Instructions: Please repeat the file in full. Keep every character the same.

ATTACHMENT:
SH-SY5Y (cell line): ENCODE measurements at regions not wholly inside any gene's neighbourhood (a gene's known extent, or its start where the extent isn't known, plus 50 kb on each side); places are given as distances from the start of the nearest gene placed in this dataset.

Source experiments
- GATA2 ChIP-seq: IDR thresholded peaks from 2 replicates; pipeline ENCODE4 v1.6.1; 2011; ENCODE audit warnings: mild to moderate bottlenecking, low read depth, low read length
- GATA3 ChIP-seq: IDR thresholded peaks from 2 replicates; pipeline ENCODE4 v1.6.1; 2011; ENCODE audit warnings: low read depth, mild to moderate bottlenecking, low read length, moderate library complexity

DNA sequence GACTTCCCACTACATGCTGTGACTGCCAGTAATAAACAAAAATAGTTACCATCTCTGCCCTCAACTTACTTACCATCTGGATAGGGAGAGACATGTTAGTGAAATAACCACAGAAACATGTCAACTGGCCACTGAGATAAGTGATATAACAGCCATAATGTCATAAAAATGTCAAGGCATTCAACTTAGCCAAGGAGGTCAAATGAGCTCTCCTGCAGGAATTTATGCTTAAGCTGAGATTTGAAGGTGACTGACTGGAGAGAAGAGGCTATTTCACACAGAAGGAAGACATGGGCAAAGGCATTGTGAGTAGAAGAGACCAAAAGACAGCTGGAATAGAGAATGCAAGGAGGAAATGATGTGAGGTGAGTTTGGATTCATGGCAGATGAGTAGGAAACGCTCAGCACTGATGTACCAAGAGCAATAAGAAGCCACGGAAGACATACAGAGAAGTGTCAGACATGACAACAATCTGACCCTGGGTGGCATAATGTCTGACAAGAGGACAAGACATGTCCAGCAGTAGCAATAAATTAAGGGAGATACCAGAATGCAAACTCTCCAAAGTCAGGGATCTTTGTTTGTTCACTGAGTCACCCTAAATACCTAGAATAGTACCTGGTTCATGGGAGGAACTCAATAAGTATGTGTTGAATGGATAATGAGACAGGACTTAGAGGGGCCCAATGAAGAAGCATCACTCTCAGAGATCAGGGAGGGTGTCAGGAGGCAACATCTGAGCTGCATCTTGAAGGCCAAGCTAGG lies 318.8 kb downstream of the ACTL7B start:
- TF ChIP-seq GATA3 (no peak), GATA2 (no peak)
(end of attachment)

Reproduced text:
SH-SY5Y (cell line): ENCODE measurements at regions not wholly inside any gene's neighbourhood (a gene's known extent, or its start where the extent isn't known, plus 50 kb on each side); places are given as distances from the start of the nearest gene placed in this dataset.

Source experiments
- GATA2 ChIP-seq: IDR thresholded peaks from 2 replicates; pipeline ENCODE4 v1.6.1; 2011; ENCODE audit warnings: mild to moderate bottlenecking, low read depth, low read length
- GATA3 ChIP-seq: IDR thresholded peaks from 2 replicates; pipeline ENCODE4 v1.6.1; 2011; ENCODE audit warnings: low read depth, mild to moderate bottlenecking, low read length, moderate library complexity

DNA sequence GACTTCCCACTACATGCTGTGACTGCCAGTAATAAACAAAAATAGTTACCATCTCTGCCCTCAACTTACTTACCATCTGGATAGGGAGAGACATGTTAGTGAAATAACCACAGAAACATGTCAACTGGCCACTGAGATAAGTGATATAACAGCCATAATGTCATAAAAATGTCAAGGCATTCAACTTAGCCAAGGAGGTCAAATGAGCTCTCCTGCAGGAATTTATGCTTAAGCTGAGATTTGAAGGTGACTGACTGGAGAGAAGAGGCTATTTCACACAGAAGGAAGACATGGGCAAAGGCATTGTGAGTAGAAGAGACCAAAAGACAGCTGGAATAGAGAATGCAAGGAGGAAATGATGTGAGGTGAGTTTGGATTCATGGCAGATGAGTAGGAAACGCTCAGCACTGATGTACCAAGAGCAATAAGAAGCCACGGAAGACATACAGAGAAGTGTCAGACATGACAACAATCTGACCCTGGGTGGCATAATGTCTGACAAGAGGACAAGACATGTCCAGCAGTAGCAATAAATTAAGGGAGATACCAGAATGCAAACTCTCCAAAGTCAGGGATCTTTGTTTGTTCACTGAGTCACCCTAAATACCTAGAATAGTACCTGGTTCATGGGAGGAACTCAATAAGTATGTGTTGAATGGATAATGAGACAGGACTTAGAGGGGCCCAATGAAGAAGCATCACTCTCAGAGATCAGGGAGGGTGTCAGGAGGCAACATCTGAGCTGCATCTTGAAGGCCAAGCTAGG lies 318.8 kb downstream of the ACTL7B start:
- TF ChIP-seq GATA3 (no peak), GATA2 (no peak)